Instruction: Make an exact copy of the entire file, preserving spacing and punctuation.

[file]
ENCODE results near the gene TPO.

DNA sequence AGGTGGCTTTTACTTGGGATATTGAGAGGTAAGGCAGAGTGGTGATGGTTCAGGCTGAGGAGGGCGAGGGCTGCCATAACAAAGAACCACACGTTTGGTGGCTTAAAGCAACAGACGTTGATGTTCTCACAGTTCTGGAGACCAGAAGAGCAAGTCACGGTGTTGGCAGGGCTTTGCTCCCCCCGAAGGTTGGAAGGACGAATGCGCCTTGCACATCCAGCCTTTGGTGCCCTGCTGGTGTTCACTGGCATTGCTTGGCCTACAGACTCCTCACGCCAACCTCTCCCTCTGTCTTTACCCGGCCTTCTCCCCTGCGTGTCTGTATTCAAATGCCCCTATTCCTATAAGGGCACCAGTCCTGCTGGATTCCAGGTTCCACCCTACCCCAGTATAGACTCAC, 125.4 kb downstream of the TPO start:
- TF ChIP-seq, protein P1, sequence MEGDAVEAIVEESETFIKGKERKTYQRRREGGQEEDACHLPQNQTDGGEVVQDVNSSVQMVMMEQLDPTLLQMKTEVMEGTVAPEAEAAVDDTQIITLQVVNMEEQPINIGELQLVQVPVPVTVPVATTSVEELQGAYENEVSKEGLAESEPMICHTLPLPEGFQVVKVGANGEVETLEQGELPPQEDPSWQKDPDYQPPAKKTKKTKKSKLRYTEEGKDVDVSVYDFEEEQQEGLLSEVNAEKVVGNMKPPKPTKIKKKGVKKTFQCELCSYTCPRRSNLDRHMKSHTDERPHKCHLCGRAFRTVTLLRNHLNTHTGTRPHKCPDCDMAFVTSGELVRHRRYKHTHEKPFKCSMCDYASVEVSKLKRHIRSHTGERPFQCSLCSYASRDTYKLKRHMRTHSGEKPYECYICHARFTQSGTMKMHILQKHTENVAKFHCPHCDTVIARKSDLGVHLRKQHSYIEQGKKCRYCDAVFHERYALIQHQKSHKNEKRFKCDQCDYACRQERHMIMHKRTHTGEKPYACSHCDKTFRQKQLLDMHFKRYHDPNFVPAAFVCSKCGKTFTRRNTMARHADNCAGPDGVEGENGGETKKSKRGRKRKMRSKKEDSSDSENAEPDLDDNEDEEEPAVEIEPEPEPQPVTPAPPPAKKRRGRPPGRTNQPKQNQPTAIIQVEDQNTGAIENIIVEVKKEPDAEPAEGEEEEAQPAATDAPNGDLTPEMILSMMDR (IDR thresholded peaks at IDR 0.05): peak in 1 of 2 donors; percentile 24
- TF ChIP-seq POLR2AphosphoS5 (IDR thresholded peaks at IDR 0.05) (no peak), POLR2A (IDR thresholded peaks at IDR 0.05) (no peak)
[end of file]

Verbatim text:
ENCODE results near the gene TPO.

DNA sequence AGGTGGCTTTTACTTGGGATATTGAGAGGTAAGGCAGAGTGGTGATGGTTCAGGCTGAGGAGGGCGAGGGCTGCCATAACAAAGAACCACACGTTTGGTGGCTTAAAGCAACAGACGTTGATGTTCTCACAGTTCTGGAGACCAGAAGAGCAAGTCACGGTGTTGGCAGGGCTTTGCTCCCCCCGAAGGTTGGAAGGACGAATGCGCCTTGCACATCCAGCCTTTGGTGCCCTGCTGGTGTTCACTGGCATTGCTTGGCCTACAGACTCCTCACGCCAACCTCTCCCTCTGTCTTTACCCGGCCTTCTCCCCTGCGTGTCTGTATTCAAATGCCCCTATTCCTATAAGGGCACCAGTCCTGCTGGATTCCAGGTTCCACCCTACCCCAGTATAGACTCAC, 125.4 kb downstream of the TPO start:
- TF ChIP-seq, protein P1, sequence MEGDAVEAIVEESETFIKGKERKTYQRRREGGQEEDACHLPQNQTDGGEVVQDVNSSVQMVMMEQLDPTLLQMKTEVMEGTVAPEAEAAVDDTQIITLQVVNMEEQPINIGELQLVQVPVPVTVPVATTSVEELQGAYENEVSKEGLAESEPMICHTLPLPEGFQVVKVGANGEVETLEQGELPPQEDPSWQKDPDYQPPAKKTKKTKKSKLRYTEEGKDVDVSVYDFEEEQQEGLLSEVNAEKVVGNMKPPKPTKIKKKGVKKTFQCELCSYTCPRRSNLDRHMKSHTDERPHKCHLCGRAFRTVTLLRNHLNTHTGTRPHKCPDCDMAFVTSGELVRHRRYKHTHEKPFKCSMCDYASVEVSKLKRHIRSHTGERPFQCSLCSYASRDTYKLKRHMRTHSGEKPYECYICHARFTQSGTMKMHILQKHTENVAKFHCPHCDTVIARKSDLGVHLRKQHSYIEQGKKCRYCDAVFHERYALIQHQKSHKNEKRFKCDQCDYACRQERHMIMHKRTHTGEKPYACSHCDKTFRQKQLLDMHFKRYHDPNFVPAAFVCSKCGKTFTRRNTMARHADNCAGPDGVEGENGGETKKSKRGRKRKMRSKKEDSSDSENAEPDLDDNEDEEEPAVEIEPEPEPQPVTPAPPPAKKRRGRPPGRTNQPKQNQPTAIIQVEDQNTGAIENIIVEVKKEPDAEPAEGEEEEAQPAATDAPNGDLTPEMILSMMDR (IDR thresholded peaks at IDR 0.05): peak in 1 of 2 donors; percentile 24
- TF ChIP-seq POLR2AphosphoS5 (IDR thresholded peaks at IDR 0.05) (no peak), POLR2A (IDR thresholded peaks at IDR 0.05) (no peak)